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From:
Subject: RE: [DNA] Help Please - Irish Surnames
Date: Mon, 15 May 2006 18:40:15 EDT



Hi Jackson and John,

I must correct you on the FitzGerald name. It's origin is not Norman but
Italian. My husband's surname is FitzGerald (yes, upper case "G") and he has
done extensive research on the name. FitzGerald comes from the surname Gerardini
of Florence, Italy. The family was on the losing side of a war in Florence,
a city state and immigrated to Normandy before 1000 AD. According to a book
written around 1926 by Maurice FitzGerald of Ballinslea, Co. Cork, my
husband's great uncle, the Gerardini ancestors "fought against the Greeks at Troy
(1184 BC) and who, on the fall of the great ancient city of Ilium, fled with
AEneas to Italy. They were a warlike race , these Geraldines and three brothers
of them fought with William the Conqueror at the Battle of Hastings."

I guess that explains why my husband's haplogroup is E3b.

Nora Hopkins FitzGerald



In a message dated 5/15/2006 5:47:09 P.M. Eastern Daylight Time,
(mailto:) writes:


Hi John,

I myself have quite a few Irish ancestors so I thought I would see if I=20
could help in any way.

The surname Riley seems to the same basically as O'Reilly and came=20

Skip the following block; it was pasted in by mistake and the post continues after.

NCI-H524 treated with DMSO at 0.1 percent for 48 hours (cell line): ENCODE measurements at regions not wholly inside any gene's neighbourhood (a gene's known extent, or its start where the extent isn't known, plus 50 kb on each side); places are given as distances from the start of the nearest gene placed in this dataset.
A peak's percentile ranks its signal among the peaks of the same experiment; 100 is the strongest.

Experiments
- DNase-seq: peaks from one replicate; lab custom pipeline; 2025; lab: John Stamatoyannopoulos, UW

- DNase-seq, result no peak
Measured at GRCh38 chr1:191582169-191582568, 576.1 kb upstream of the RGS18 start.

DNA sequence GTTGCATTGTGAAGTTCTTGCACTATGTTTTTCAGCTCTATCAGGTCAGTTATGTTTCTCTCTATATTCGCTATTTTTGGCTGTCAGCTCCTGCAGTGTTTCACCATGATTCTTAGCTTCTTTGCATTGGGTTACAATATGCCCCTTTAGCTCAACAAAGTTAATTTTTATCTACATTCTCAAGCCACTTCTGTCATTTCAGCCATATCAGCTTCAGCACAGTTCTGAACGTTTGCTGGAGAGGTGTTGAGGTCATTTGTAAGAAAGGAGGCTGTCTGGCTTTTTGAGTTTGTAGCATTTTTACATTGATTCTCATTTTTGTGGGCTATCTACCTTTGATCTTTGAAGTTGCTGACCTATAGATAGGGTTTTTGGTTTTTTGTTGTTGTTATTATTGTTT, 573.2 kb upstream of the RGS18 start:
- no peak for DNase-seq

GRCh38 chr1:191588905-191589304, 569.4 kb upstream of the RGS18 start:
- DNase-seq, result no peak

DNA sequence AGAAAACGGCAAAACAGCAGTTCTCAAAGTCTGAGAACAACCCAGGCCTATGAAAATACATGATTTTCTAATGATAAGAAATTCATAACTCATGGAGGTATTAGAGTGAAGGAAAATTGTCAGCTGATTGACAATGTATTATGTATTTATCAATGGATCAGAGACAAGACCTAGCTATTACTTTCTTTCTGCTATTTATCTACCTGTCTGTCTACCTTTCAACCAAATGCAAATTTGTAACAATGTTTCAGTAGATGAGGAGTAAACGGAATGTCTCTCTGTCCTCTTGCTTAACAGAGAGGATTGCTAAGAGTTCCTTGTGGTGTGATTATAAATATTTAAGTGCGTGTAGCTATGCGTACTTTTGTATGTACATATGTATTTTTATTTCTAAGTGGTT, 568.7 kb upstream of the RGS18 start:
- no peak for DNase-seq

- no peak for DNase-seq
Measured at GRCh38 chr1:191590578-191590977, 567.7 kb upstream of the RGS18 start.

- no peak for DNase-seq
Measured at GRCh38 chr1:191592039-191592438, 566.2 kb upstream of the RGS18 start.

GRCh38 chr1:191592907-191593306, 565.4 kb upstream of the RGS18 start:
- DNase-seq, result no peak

originally from the Gaelic O Raghailligh, which means descendant of=20
Raghallach. The O'Reillys seem to be first found in county Cavan and were=
a=20
fairly powerful family.

Mooney also seems to be of Gaelic descent and comes from the Irish O=20
Maonaigh, which derives from the Old Irish maonach meaning ''wealthy''. I=
t=20
also seems to have as a surname independantly in all four if the Irish=20
provinces.

Murphy seems to come from the ancient Irish name O'Murchadha which mean=
s=20
''descendant of sea warrior'' in Gaelic. It also seems to be very common=
=20
all over Ireland.

FitzGerald means son of Gerald and seems to be of Norman origin. Gerald w=
as=20
a Norman personal name and has Germanic elements in ger or gari mean spea=
r=20
and wald which means ruler. FItzGerald seems to have been first found in=20
Munster where they were granted lands by the Earl of Pembroke during his=20
invasion of Ireland in 1172.

I found all of this on the net, there is much more out there that you can=
=20
find too.



Cheers,
Jackson





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